We should aggressively screen for cancers early… right?

How can the idea of early detection and screening for cancers even be a debate? What could possibly be the downside of catching cancers early, and treating them before they cause great harm, even death? Logic says if you can’t prevent a cancer in the first place, then diagnose it as early as you can, and get it out of you! Right?

The answer may surprise you.

Contrary to what most of us believe, overdiagnosis and overtreatment of many cancers is a considerable threat to the health and well being of many.

You have probably read or heard recently that expert groups are now recommending against much of the currently routine prostate cancer screening via PSA. The same experts also issued controversial guidelines in 2009 regarding breast cancer screening.

These actions have understandably confused the public and inflamed patients and advocates. And it doesn’t stop at breast and prostate cancers. Sober second thought about all cancer screening will become more and more common as we ask tough questions.

Prostate Cancer and PSA Screening: One Example

There is no doubt whatsoever that the PSA test detects prostate cancers. But the test is prone to false negatives (not detecting a cancer that is really there) and also very prone to false positives (alarming a patient to a possible prostate cancer that is not really there).

So what is the harm of some false positives? Better to be safe than sorry, right?

Not if the false positive leads to an action that is more harmful than the disease itself! Prostate biopsies are very unpleasant, and often result in lasting side effects. Treatments for prostate cancer can lead to many serious consequences – not the least of which is impotence and/or incontinence, and other conditions that can severely and negatively affect a man’s quality of life.

Yet we know that the majority of prostate cancers develop late in life, are very slow growing and will never otherwise impair the health of the man harboring the cancer. The vast majority of men will develop prostate cancer in their lifetime without them ever knowing it, and will die WITH prostate cancer, but not FROM prostate cancer. Detecting a prostate cancer in these men may seem like a prudent course of action, but if they don’t know it’s there, and they will never suffer a day from it, then what is the value of detecting it in the first place, especially if that leads to a course of action that does harm or creates more problems than it solves?

So, Why Can’t We Stop Ourselves?

Many argue persuasively that despite the PSA test’s failings, it is the best we have right now, so let’s continue to use it, but do so more wisely. Doctors and patients, they say, should enter into more fulsome dialogues and have more shared decision-making so that patients are much better informed of the benefits and risks, and decide on a case-by-case basis whether PSA testing is right each individual.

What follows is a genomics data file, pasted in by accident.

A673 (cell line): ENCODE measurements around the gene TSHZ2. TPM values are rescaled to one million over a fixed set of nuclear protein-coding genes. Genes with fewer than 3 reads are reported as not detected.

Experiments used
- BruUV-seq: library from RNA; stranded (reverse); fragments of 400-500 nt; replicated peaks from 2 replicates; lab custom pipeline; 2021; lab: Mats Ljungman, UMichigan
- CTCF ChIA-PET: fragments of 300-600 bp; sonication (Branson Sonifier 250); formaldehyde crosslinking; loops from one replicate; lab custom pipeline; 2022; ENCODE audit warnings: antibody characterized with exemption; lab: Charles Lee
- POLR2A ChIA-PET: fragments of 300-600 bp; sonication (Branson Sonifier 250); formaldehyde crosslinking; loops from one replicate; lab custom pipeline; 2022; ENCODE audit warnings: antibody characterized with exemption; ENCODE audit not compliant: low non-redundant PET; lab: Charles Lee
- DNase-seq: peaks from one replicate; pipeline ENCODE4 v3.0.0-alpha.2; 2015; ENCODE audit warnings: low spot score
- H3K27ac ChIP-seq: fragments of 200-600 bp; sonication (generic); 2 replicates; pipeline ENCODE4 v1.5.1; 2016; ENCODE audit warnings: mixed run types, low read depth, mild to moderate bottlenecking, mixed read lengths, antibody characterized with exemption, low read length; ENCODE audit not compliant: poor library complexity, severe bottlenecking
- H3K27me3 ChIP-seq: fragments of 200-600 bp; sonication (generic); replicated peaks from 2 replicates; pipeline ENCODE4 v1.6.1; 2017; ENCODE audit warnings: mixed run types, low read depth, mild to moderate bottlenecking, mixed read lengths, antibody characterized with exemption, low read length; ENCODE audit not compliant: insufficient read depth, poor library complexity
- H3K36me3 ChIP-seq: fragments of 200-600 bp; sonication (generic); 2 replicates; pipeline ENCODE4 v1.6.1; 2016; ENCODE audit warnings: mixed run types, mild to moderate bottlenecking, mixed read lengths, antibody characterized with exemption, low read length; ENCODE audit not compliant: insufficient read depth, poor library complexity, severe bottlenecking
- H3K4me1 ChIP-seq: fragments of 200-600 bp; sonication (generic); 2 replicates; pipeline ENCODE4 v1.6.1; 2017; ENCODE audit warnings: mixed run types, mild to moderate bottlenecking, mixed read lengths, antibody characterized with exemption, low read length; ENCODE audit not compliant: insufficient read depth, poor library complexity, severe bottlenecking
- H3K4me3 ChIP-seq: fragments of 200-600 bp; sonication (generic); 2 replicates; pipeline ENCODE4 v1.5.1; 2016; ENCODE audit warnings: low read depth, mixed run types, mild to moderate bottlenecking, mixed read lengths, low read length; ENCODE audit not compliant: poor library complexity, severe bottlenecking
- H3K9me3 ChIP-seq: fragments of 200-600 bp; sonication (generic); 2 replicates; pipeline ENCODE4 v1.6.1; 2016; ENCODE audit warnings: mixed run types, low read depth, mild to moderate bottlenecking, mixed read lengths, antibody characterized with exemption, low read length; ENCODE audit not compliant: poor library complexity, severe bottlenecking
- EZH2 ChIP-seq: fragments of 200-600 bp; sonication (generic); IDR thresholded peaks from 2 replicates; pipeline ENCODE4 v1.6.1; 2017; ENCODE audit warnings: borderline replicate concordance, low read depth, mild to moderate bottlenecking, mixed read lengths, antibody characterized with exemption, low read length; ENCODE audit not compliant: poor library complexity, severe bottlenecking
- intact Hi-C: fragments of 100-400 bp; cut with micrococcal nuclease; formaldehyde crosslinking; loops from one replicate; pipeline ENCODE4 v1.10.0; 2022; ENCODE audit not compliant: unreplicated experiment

This all sounds logical but if we are to educate men in this way, this dialogue MUST happen long before a blood sample is ever drawn. In my view, once there is a positive PSA test on the table, all bets are off – in effect the genie is now out of the bottle and it won’t easily be put back in.

Why is it too late at that time to debate the pros and cons of further investigation and/or treatment, as opposed to just leaving the cancer alone?

Two simple words – “cancer” and “fear”. Despite great strides in treating and curing many cancers, the very word “cancer” still conjures up a fear like no other. The very thought, for most people, of knowing a cancer is growing inside you swamps out your ability to ignore it, even if all evidence says that it will do you no harm.

If a cardiologist tells you that you have a mild heart murmur, you likely will not quake in fear or demand heart valve surgery. You probably will easily ignore it as long as it remains asymptomatic.

But if an oncologist tells you that you have a cancer, your first thought is likely to be “Oh my God, I’m going to die” and the second is likely “How do we get rid of it?”

Ignoring it because it won’t do you harm is just not in most people’s psyche, even if it all evidence says that is what you ought to do…

And so, I would argue that if you can’t put the genie back in the bottle after a PSA test comes back positive, think twice before you uncork the bottle in the first place.

I have no doubt that every prostate cancer survivor who had a PSA test is 100% convinced that he is alive today because of that test. And in some cases, that is no doubt true. But I’m also sure that he never stops to ask whether he was “cured” of something totally unnecessarily because it was never going to harm him in the first place. And yet he risked much, and it may indeed have cost him much (in pain, suffering and reduced quality of life) despite the fact that there was no good medical reason.